Scott
    Last edited by smbaker; December 8th, 2017 at 10:47 PM.

  7. #27

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    why do you keep calling exchange_int13_handler? when you can just do

    pushf
    call d[RAMVARS.int13_old]

    ?

    also you are not preserving DS across int 0x13 calls when you do this exchange and re-call of int 0x13, you cant be sure what your affecting. other custom handlers might need ds from something specific in the call.

    you alre also doing a CMP DL, [CS:drive_num], which wont work if your a bios extension right? CS: will be a rom area.

    Id also say, resetting the int 13h vector in the middle of a call, and calling it, you might run into problems, its not good to take yourself out of the interrupt chain like that (I've seen lots of things like something sitting on the timer and hooking int13h after a certain amount passes or number of other int calls made, now these are not common stuff but I have seen them).

    I have not looked over the rest of the code.

    Are you targetting 8088? because I see "PUSH 0" wich is 286+ instruction.

  8. #28

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    Quote Originally Posted by BloodyCactus View Post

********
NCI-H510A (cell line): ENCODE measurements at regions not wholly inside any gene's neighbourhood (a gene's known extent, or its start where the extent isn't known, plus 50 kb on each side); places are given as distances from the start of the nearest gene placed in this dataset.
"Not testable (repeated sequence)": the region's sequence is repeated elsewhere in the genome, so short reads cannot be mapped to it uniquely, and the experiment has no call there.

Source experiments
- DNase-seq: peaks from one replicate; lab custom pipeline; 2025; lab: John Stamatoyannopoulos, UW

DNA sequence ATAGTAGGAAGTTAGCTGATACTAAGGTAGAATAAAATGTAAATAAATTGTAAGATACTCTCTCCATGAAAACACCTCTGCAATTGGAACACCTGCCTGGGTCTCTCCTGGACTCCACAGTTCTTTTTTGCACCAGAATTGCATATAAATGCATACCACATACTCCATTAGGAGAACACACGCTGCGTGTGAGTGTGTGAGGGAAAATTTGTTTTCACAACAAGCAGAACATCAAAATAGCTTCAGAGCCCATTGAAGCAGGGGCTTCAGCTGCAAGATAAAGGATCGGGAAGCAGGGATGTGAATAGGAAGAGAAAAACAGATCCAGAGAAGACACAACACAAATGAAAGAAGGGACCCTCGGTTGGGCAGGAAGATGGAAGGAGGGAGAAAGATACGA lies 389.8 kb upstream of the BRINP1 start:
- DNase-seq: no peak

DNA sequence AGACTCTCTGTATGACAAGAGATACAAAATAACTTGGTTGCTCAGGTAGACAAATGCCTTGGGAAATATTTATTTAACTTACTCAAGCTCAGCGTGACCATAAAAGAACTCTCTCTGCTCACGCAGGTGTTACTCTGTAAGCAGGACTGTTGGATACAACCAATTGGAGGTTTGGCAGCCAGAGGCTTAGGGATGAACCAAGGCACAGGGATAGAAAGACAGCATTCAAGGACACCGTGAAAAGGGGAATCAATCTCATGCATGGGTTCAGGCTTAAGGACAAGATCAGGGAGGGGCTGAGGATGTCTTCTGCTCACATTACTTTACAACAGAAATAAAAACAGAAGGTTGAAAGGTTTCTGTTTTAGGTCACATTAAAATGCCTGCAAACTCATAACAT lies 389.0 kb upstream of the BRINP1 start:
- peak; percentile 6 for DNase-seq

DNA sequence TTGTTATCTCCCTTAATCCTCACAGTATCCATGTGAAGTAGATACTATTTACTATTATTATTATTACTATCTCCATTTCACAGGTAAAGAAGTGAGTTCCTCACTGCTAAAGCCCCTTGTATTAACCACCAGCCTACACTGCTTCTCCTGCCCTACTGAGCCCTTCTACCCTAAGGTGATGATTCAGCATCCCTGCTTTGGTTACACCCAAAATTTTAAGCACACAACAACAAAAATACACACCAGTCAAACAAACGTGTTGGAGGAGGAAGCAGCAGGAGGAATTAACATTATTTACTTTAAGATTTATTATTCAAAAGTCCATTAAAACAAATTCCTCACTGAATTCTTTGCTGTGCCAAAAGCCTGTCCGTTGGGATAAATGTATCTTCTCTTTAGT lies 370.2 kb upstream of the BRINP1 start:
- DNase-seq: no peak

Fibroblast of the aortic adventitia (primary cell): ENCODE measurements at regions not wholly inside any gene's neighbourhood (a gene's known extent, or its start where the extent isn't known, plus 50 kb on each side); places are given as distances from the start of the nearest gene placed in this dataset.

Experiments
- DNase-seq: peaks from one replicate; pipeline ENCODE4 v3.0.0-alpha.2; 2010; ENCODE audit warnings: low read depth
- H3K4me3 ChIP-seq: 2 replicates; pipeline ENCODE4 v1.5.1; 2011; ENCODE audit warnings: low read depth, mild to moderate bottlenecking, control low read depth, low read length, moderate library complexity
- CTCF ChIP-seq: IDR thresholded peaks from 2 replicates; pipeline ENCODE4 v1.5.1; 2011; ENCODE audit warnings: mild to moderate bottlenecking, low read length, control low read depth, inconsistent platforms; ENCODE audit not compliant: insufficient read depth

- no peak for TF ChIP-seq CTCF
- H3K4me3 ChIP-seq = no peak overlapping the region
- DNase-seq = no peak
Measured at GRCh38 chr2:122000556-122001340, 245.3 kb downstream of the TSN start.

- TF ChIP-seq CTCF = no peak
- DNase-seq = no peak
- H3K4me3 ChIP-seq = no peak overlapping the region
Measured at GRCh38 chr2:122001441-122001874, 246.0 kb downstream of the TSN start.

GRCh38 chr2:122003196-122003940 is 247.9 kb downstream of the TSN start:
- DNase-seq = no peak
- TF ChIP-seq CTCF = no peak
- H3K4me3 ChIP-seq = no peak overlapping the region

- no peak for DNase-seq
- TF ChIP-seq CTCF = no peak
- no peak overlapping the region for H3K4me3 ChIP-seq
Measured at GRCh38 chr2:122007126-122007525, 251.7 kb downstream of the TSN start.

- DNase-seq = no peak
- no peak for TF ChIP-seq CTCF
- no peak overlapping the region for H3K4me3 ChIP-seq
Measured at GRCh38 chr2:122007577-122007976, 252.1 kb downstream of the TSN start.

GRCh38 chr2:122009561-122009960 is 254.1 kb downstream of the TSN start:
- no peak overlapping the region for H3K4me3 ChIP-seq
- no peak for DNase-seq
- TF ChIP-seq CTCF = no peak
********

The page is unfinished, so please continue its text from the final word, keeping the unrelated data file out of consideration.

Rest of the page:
why do you keep calling exchange_int13_handler? when you can just do
    I saw that the XT-ide BIOS did this, so I did it myself. I agree just calling the old handler would be simpler. My assumption was that XT-ide did it that way for compatibility with some BIOS or hard drive that expected to find its own handler in the int13 vector. So when calling the old handler, I swap, int 13, and then swap back.

    Quote Originally Posted by BloodyCactus View Post
    you alre also doing a CMP DL, [CS:drive_num], which wont work if your a bios extension right? CS: will be a rom area.
    That's correct. [CS:drive_num] is a constant in the ROM area that tells which disk to emulate. It's set to disk 0, which is the first floppy. There are other constants in the ROM area as well, to define the disk geometry. All of these can be changed at build time, or in theory reflashed on an installed system.

    Quote Originally Posted by BloodyCactus View Post
    Are you targetting 8088? because I see "PUSH 0" wich is 286+ instruction.
    Let me make sure I have nasm properly configured to target 8088, as that was my intention. I am using a V20, which I think has access to 80186+ instructions, that may be why the PUSH 0 is succeeding.